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Public hearing on controversial Joppa asphalt plant scheduled — and promptly postponed

An "Ask Adam about Austin Asphalt" sign is placed in front of the J.C. Phelps Recreation Center ahead of a community meeting in Joppa.
Nathan Collins
An "Ask Adam about Austin Asphalt" sign is placed in front of the J.C. Phelps Recreation Center ahead of a community meeting in Joppa.

Joppa residents will have to wait again to voice concerns about a controversial asphalt plant. A public hearing was scheduled and then postponed the same day.

This latest installment in the Joppa saga comes after a statement released on Monday by District 7 City Council Member Adam Bazaldua's office revealed the city staff had found the controversial plant to be “out of compliance” per their permit with the city. And that, according to the statement, meant the plant was now subject to a public hearing.

But on the same day the statement was released, Masterplan, the company representing the asphalt plant, requested that the public hearing scheduled for the May 4 City Plan Commission meeting be postponed, according to documents obtained by KERA News.

The public hearing is now scheduled for June 15, according to a public notice.

In a letter addressed to the city’s chief planner, a representative from Masterplan said the company didn’t know the permit would be open for a public hearing “until 1:20 p.m.” on Monday — the day Bazaldua's office issued the statement — and claims the city did not give any information as to why the permit renewal was denied.

“We would like more information which we have never received so that we can properly vet and review the city staff comments,” the representative said in the letter.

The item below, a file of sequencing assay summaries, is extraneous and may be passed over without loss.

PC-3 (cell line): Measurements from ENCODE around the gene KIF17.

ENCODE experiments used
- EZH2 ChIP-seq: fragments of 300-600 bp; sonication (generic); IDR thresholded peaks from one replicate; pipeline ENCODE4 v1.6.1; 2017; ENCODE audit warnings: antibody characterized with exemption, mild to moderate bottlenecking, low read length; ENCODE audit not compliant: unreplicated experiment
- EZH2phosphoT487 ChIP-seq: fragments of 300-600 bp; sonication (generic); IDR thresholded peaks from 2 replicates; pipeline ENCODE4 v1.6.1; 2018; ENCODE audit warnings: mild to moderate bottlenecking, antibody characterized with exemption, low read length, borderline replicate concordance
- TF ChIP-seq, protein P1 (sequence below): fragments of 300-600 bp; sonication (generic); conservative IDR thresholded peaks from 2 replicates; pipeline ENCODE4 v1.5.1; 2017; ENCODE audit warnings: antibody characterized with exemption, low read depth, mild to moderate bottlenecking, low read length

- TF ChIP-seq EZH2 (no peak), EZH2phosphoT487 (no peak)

Andreea Udrea is an assistant director for the city's Planning and Urban Design department. She says the city did notify the company about violations staff found during a site visit.

"We did send an email with a list of our findings," Udrea said in an interview Wednesday. "They knew what they applied for. And we did our due diligence to do a site visit."

KERA unsuccessfully reached out to Masterplan for comment.

Udrea says the violations that led to the permit being denied included landscaping issues, fence installation and parking infrastructure.

City staff conducts site visits anytime a facility applies for a new permit. Udrea says a visit was done in 2013 when the plant renewed its permit with the city.

But she also says city code gives Masterplan — and other applicants and nearby property owners — the option to apply and pay for a public hearing postponement. Once for a City Plan Commission hearing and once for City Council.

"The applicant submitted and took advantage of the option to postpone on Monday," Udrea said. "Which was within the required window, per the code."

After the company was granted the delayed hearing, the city sent out a rescheduling notice on Wednesday to residents around the facility.

It is unclear whether Masterplan will work to remedy violations found by the city, but Udrea says her staff will present their findings from the plant's site visit. Representatives of the facility and Joppa residents will also be able to present any information related to the permit renewal.

At a “community meeting” in early April, District 7 City Plan Commissioner Tabitha Wheeler-Reagan told Joppa residents that a public hearing was “a last resort” — and that community members needed to come up with data to indicate an environmental issue.

Some residents plan on doing just that at the public hearing — even if it is delayed.

The plant has been in operation in Joppa since 2009. Residents and activists say it’s a major source of pollution in the community and have tried numerous times to stop the permit renewal process — with no luck.

For now, community members who had hoped to voice concerns about what they say are the plant’s negative health effects, will have to wait another month.

Got a tip? Email Nathan Collins at You can follow Nathan on Twitter @nathannotforyou.

KERA News is made possible through the generosity of our members. If you find this reporting valuable, consider making a tax-deductible gifttoday. Thank you.

Nathan Collins is the Dallas Accountability Reporter for KERA. Collins joined the station after receiving his master’s degree in Investigative Journalism from Arizona State University. Prior to becoming a journalist, he was a professional musician.